Reading Guide Questions
Please be aware that this discussion guide may contain spoilers!
- Hearts in Atlantis traces several characters from childhood through college and into adulthood. How does King explore the maturation process? In King's fiction, what distinguishes childhood from adulthood? In becoming adults, what do we lose? What do we gain? Does the book suggest that "growing up" means something unique to each generation?
- Why does the escalating war -- and the possibility of the students being drafted -- form an eerie backdrop to the title story "Hearts in Atlantis"? In what way is the Hearts tournament a metaphor for the Vietnam War?
- How does the supernatural element in "Low Men in Yellow Coats" set the stage for the rest of the collection, which increasingly shifts its focus toward Vietnam? What effect does King achieve by pairing supernatural horror with the human horrors of war? What does the book suggest is more disturbing: actual events, or the inventions of our wildest imaginations?
- Books play an important role for certain characters, Lord of the Flies for Ted, Bobby, Carol, and Pete, and The Sun Also Rises for Sully. Why are these books important to them? What do they reveal to them about the world we live in? What books have been important to you and why? What does Hearts in Atlantis show us about the world we live in?
- There are many tender and funny passages in this book coupled with disturbing descriptions of war, human cruelty, and loss of control. Recall the students' laughter at Stokely's fall, and Carol's recollection that the boys who attacked her had been "joking and then...weren't." In what ways does King explore the fine line between humor and horror?
- Several characters in Hearts in Atlantis experience disappointment in their own actions or reactions. Bobby couldn't bring himself to accompany Ted and the low men. Pete had trouble resisting the allure of the Hearts tournament -- and laughed at Stokely's fall. Sully-John lacked the courage to stop Malenfant's murder of the villagers in Vietnam. How does shame shape identity and influence behavior? Willie Shearman reacts by making "sorry" his "full-time job." How do other characters in these stories cope or fail to cope with their regrets?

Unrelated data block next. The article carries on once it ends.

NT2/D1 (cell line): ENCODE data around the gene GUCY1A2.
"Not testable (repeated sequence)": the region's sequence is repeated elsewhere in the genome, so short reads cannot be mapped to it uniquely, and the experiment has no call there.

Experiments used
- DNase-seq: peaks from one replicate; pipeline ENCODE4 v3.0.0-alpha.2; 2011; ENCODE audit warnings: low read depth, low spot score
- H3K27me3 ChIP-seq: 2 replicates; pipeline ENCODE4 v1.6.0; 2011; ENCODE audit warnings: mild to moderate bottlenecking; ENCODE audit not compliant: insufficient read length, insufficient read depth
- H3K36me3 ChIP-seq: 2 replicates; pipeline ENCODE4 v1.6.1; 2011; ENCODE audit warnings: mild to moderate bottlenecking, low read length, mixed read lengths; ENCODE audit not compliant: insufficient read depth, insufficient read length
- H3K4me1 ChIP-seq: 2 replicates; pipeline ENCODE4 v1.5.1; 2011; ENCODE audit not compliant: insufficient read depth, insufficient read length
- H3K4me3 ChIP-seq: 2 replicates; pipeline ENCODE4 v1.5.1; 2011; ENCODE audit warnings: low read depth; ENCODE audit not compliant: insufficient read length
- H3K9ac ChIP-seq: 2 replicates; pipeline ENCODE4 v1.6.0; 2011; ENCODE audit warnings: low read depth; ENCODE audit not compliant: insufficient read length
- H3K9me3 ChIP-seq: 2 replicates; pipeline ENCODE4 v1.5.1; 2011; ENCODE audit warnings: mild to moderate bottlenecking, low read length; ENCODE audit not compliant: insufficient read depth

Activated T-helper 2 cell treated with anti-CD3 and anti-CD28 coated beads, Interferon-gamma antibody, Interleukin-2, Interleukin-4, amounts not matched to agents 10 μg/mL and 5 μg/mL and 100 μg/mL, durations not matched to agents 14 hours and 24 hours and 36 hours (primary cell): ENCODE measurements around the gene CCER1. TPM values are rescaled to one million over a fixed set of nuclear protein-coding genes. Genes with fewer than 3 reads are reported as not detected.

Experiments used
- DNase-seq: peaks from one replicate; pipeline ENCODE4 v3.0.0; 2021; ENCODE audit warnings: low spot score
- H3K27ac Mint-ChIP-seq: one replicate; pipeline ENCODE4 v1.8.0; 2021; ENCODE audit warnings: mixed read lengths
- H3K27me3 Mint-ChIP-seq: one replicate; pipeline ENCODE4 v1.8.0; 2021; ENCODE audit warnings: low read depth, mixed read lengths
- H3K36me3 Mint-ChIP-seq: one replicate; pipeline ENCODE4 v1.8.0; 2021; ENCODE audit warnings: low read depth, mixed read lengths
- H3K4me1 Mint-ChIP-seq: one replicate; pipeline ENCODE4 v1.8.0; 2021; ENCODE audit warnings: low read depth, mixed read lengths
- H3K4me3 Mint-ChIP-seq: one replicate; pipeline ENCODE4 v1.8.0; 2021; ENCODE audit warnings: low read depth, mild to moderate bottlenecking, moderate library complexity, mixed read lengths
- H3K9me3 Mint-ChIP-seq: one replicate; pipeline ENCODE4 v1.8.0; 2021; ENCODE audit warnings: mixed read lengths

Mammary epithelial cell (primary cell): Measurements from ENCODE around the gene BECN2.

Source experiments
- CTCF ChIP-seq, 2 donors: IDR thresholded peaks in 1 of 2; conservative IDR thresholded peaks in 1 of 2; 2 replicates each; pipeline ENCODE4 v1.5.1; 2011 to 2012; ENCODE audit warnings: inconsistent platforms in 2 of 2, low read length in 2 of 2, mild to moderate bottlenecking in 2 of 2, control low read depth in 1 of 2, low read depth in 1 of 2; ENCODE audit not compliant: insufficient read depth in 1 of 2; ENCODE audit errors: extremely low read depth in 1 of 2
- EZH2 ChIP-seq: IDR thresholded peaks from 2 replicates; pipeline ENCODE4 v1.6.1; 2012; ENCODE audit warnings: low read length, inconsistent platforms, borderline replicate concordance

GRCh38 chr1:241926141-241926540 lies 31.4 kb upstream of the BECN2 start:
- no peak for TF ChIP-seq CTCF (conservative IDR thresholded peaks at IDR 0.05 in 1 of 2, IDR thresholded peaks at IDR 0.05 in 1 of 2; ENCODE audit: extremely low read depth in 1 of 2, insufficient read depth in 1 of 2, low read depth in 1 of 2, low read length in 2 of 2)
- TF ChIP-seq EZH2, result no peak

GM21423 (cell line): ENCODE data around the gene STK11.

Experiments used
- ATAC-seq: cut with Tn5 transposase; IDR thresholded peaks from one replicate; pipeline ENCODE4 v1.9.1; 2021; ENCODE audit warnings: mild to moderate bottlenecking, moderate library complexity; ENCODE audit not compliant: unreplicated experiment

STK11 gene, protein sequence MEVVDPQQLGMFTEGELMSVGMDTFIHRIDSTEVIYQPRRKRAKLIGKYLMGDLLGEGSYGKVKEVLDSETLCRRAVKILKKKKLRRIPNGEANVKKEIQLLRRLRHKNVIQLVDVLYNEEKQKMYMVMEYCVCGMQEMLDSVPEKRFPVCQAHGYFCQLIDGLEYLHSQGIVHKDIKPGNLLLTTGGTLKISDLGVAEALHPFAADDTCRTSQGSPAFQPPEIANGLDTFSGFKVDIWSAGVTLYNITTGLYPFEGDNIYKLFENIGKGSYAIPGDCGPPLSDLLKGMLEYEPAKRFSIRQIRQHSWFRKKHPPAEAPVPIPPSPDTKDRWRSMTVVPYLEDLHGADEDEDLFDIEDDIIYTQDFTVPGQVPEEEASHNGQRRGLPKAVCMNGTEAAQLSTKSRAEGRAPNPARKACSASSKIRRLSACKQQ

- In several instances, characters physically carry "the wounded" to safety. Bobby carries Carol, the students carry Stokely, and Willie carries Sully-John. What is the significance of this imagery? Which of the book's themes does it advance?
- The threatening forces in this book often emanate from the least likely places and characters. Liz Garfield, for example, suspects Ted Brautigan of being a child molester when in fact she herself is revealed as a menacing presence in her son Bobby's life. How does King challenge our expectations of where evil and darkness reside?
- Who are the heroes and who are the villains in this book? Recall Willie Shearman's role in attacking Carol and his later rescue of Sully-John in Vietnam. Recall also Carol's dedication to the peace movement and her involvement in increasingly violent demonstrations. Can someone be both a villain and a hero? Is heroism based on a person's actions or character? How do the conditions of war blur the lines between heroism and villainy?